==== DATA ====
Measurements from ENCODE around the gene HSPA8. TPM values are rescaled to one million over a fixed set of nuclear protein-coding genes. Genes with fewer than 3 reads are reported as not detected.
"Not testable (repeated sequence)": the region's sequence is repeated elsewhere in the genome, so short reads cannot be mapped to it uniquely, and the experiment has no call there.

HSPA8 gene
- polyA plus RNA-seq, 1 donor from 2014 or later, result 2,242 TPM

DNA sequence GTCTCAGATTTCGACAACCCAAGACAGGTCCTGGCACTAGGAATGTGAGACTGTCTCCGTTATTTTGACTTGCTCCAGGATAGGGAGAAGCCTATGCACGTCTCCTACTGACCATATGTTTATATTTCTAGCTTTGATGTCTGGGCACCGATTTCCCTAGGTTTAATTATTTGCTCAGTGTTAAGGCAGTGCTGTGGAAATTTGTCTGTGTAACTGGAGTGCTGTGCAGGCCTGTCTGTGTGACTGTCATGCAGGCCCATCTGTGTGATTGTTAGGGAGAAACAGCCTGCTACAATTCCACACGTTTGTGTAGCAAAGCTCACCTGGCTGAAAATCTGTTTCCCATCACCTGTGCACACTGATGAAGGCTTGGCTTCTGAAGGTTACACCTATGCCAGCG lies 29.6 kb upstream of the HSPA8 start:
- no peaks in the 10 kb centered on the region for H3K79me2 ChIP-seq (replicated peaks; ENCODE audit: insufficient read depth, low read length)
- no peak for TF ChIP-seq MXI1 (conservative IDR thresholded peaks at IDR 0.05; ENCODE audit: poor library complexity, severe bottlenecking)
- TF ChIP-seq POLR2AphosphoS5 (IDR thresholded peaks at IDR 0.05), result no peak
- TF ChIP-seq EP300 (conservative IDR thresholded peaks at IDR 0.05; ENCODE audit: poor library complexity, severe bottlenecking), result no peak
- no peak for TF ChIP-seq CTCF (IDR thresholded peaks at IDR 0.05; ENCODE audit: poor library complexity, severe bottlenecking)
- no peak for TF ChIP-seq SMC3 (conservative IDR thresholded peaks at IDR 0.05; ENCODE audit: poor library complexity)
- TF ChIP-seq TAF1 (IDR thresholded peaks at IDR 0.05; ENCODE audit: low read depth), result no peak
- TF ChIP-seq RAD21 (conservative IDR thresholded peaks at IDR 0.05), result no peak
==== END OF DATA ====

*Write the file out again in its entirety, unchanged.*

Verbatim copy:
Measurements from ENCODE around the gene HSPA8. TPM values are rescaled to one million over a fixed set of nuclear protein-coding genes. Genes with fewer than 3 reads are reported as not detected.
"Not testable (repeated sequence)": the region's sequence is repeated elsewhere in the genome, so short reads cannot be mapped to it uniquely, and the experiment has no call there.

HSPA8 gene
- polyA plus RNA-seq, 1 donor from 2014 or later, result 2,242 TPM

DNA sequence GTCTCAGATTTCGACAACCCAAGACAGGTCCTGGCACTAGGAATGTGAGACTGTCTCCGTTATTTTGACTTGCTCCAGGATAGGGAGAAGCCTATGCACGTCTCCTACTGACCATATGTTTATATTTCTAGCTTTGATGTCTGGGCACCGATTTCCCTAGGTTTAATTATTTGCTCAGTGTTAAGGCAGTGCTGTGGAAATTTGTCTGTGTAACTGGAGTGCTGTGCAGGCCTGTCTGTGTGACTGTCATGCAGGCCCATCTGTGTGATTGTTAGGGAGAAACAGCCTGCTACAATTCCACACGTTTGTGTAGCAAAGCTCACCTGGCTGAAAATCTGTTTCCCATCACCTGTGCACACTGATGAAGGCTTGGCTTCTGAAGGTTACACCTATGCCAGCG lies 29.6 kb upstream of the HSPA8 start:
- no peaks in the 10 kb centered on the region for H3K79me2 ChIP-seq (replicated peaks; ENCODE audit: insufficient read depth, low read length)
- no peak for TF ChIP-seq MXI1 (conservative IDR thresholded peaks at IDR 0.05; ENCODE audit: poor library complexity, severe bottlenecking)
- TF ChIP-seq POLR2AphosphoS5 (IDR thresholded peaks at IDR 0.05), result no peak
- TF ChIP-seq EP300 (conservative IDR thresholded peaks at IDR 0.05; ENCODE audit: poor library complexity, severe bottlenecking), result no peak
- no peak for TF ChIP-seq CTCF (IDR thresholded peaks at IDR 0.05; ENCODE audit: poor library complexity, severe bottlenecking)
- no peak for TF ChIP-seq SMC3 (conservative IDR thresholded peaks at IDR 0.05; ENCODE audit: poor library complexity)
- TF ChIP-seq TAF1 (IDR thresholded peaks at IDR 0.05; ENCODE audit: low read depth), result no peak
- TF ChIP-seq RAD21 (conservative IDR thresholded peaks at IDR 0.05), result no peak